Do you have a favourite café that you go back to, time after time, the smell of the coffee drawing you in as you rush by outside? What is it about your favourite brand of coffee that gets you to buy it again and again? Could it be that your favourite coffee improves your memory of its taste so that's the reason you return for more? It may not be true of people and their daily cup, but it is true of caffeine lovers of the bee world – as shown in a recent study by Professor Phil Stevenson of the Royal Botanic Gardens at Kew and NRI, and collaborators at Newcastle University.
Their study showed that “caffeine in the nectar of coffee plants improves bees’ memory for flower odours associated with a food reward, illustrating that plant chemicals in nectar can influence pollinator behaviour or plant pollinator interactions”. Prof. Stevenson continues, “This shows that chemicals can be used by plants to improve the chance of pollination by increasing the visitation of pollinators to a single species.” In other words, the most successful coffee chains attract clientele by offering the best-smelling and -tasting coffee, and the clients respond with their loyalty. The clients also use the free wi-fi and an inevitable data transfer takes place. Their bee counterparts transfer pollen.
So with a single shot of espresso-strength information, Prof. Stevenson will present his findings at the joint meeting of the British Ecological Society (BES) and the Société Française d'Ecologie (SFE), which runs from 9–12 December in Lille, France.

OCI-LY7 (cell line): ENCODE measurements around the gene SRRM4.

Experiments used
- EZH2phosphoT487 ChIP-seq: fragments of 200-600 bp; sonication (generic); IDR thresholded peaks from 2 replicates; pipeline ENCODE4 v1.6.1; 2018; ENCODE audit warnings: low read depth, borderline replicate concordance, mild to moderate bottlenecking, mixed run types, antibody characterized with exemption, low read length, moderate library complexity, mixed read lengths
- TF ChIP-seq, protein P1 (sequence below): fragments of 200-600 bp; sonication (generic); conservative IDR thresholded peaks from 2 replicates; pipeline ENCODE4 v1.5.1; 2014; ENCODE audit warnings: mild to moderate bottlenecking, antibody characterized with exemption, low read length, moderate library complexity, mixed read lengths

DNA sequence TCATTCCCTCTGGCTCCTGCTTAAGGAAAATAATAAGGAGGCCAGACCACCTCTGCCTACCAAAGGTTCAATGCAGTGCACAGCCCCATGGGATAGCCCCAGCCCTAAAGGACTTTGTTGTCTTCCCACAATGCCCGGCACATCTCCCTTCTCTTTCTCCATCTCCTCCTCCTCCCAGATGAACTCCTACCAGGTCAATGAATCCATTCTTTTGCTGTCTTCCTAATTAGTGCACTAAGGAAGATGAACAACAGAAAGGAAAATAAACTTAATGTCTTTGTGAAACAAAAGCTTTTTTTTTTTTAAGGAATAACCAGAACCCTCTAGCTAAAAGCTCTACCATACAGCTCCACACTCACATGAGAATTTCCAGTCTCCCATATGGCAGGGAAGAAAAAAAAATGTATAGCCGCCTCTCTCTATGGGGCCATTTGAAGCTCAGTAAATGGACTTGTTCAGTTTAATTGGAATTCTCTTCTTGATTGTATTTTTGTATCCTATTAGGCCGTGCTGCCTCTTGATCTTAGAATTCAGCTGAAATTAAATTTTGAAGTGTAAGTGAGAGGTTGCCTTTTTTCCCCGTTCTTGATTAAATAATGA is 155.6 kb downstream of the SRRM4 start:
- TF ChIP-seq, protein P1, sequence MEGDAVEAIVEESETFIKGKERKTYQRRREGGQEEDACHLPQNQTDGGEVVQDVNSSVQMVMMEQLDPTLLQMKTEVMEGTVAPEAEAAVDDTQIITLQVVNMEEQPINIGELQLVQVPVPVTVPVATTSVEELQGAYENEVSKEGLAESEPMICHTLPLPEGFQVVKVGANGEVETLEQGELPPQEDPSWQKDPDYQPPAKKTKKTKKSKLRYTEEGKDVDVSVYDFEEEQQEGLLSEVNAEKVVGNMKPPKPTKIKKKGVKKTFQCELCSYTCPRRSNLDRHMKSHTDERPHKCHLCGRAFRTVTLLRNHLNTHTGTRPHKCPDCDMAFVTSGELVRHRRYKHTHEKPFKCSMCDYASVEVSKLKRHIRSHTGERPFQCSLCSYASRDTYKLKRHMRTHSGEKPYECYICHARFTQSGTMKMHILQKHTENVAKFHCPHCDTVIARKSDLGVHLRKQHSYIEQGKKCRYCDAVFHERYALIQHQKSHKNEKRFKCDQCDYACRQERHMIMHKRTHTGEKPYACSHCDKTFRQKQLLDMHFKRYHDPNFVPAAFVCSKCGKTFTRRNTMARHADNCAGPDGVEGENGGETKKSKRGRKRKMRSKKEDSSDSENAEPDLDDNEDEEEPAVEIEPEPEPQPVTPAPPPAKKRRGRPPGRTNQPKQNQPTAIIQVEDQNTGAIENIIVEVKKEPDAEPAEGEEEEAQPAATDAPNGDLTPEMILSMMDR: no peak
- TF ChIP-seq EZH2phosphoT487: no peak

From a harmless, nay – beneficial – stimulant, we move to the purely poisonous. Prof. Stevenson will tell the audience about toxic nectar, naturally occurring in plants like lupin and rhododendron, which adversely affects some, but not all, species of pollinators, as shown in studies carried out with collaborators from Trinity College, Dublin. Could plant chemicals also offer a cure to some diseases suffered by bees? Prof. Stevenson will consider this question and more at his talk.
At the BES–SFE meeting, the stimulating topic of conversation will move from coffee to cocoa, as NRI's Dr. Sarah Arnold gives her presentation on CocoaPOP – a project dealing with the pollination of cocoa in the Caribbean. Her talk will present the project results so far, including the cocoa pollinators that are present on the cocoa estates and how these numbers fluctuate depending on the time of the year and climate conditions at the time, plus some early suggestions about management.
Let's hope the caffeine imbibed at the BES–SFE meeting has a similar effect on the meeting participants as it does on pollinators – and not only do they retain more of the ground-breaking ecological research discussed over the three days, but they remember to return for more of the same next year.